· 3 min read · Features

What companies need to know about the new blacklisting regulations

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Last year, a private investigator pleaded guilty to running a blacklisting service on building workers. Ian Kerr ran an agency that ran checks on individuals and had a database containing details of trade union and political affiliations of some 3,200 workers in the construction industry, which were used to effectively prevent them from working in the industry. The Information Commissioner's Office (ICO) prosecuted but the fine imposed by the Crown Court - 5,000 - was criticised for being far too low and an insufficient deterrent to others. The particularly sinister aspect of this case was that the list was bought by subscribers, including a number of large reputable construction companies, who clearly saw nothing wrong with denying employment to people considered undesirable due to their union affiliations.

New regulations introduced

As a result, the Employment Relations Act 1999 (Blacklists) Regulations 2010 were recently introduced, and have now been in force since 2 March 2010.  Government guidance has also been issued by Department for Business, Innovation and Skills (BIS). Subject to certain exemptions, the regulations make it unlawful to compile, use, sell or supply ‘prohibited lists'.  Candidates and employees now have the right not to suffer a detriment (such as not being employed, having a job offer withdrawn, or being refused the services of an employment agency) or to be dismissed if the reason is connected to a prohibited list, and can seek redress through the employment tribunals or county courts. 

What is a prohibited list?

A prohibited list is one that contains details of people who have been members of trade unions or who are taking part or have taken part in trade union activities. This would not cover someone who has taken part in unofficial industrial action, and the Union of Construction, Allied Trades and Technicians (UCATT) has criticised the definition as being too narrow. The prohibited list must be compiled with a view to being used by employers or employment agencies for the purpose of discrimination. 

The guidance also makes it clear that an unstructured collection of information could amount to a prohibited list if the information is used for the same prohibited purpose. Information contained in blogs, for instance, could be a prohibited list.

When might a prohibited list be allowed?

Certain exceptions apply, such as where the list is justified as being in the public interest, such as a journalist or whistleblower who is seeking to demonstrate a breach of the regulations.  If the purpose of the list is to ascertain the suitability of a job requiring knowledge or membership of trade unions, or where the list is used in connection with legal proceedings, there will be no breach of the regulations.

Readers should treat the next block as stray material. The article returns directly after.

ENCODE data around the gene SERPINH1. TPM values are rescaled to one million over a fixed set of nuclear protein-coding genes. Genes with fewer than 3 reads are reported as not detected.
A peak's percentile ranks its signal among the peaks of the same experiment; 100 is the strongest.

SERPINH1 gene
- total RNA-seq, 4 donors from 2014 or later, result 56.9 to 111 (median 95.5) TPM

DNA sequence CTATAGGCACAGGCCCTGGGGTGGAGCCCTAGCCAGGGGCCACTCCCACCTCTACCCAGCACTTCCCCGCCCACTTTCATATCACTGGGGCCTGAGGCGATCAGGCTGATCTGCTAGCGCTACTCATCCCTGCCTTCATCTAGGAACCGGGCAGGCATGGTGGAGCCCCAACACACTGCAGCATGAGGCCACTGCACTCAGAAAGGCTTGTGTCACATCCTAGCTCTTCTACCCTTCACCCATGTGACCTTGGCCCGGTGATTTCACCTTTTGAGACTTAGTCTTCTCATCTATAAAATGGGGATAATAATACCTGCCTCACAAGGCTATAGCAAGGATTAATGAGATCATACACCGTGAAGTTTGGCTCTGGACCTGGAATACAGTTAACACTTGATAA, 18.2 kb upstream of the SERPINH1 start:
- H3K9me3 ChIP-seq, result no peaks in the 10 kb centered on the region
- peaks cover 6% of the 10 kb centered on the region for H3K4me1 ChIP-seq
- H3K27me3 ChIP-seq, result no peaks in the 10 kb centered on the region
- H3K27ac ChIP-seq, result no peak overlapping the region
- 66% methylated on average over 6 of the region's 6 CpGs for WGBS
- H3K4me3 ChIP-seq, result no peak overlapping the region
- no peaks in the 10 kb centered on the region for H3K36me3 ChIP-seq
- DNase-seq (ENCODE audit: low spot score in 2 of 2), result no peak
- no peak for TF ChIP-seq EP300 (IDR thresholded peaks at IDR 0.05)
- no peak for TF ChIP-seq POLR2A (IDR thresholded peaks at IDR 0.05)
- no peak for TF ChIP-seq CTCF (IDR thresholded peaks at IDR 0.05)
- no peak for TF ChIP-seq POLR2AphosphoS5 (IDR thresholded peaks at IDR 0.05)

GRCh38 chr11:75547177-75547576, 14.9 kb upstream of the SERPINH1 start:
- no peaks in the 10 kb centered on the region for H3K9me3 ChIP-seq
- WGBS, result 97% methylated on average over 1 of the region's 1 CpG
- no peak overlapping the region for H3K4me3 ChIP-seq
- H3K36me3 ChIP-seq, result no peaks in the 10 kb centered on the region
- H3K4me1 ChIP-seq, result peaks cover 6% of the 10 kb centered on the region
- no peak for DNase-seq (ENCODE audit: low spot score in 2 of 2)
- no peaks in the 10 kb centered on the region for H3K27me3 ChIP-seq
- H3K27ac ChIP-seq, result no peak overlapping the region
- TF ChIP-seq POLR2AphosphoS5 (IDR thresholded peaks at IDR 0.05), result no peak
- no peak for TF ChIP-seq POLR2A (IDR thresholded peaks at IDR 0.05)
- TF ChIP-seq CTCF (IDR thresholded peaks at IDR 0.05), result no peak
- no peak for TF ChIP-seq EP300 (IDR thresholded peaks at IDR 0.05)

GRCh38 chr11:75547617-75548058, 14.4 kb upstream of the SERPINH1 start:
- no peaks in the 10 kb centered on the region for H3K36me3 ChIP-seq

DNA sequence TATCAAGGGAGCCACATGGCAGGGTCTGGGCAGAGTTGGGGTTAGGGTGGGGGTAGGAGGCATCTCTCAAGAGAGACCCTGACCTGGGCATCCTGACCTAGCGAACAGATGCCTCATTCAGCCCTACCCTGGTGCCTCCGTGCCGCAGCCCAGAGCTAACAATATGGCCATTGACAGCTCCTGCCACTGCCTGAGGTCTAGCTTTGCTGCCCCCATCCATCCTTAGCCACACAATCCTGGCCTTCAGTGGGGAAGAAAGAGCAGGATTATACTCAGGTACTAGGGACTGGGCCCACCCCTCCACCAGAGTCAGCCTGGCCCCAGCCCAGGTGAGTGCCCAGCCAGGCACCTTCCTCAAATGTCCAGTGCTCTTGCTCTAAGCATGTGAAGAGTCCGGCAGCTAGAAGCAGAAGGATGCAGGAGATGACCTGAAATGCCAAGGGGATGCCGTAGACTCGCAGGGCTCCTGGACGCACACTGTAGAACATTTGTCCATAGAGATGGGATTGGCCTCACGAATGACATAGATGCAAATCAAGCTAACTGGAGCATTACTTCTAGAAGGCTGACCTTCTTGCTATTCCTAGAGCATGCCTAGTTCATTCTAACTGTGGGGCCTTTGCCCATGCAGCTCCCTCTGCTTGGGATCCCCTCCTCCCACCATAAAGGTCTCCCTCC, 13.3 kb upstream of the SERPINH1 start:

What remedies and penalties are available?

It is automatically unfair to dismiss someone if the main reason for the dismissal relates to a prohibited list.  Complaints of unfair dismissal can give rise to compensation in the employment tribunal of up to £65,300, including an award for injury to feelings, with a minimum award (in most cases) under the regulations being £5,000.  However, these awards can be reduced by the tribunal if appropriate - for example, if the employee was listed due to his violent conduct. 

Remedies are not just financial - the tribunal can make a declaration that a breach of the regulations has occurred, or make a recommendation that the respondent take action to ameliorate the effects of the unlawful act.

Remedies have been criticised by UCATT because they are only available where the person has actually suffered loss or is threatened with potential loss resulting from unlawful activities; they are not available simply because the person's name appears on a prohibited list.  UCATT has also said that the regulations are deficient because they do not make blacklisting a specific criminal offence.

Organisations should be wary of subscribing to or making use of blacklists because of the new powers that will soon be available to the ICO to impose large fines of up to £500,000. These can be imposed where the ICO believes the contravention to be of a kind likely to cause substantial damage or distress and believes the organisation either deliberately flouted the Data Protection Act or should have known of the risk and did nothing to prevent it.  

What processes should be implemented in response to the regulations?

All organisations need to consider the impact the regulations may have on their businesses.  Recruitment processes should be centrally controlled and carefully managed so as to ensure that blacklists are not used, knowingly or inadvertently. Managers should also be made aware of the risk to the business of contravening the regulations and, in particular, should be trained to identify information that could constitute a prohibited list. Whistleblowers should be encouraged to use existing policies to bring possible contraventions to the attention of management, particularly in light of the enhanced powers of the ICO to impose large fines on reckless or negligent businesses."

Piers Leigh-Pollitt is a partner at Doyle Clayton employment solicitor, the UK's largest specialist employment law firm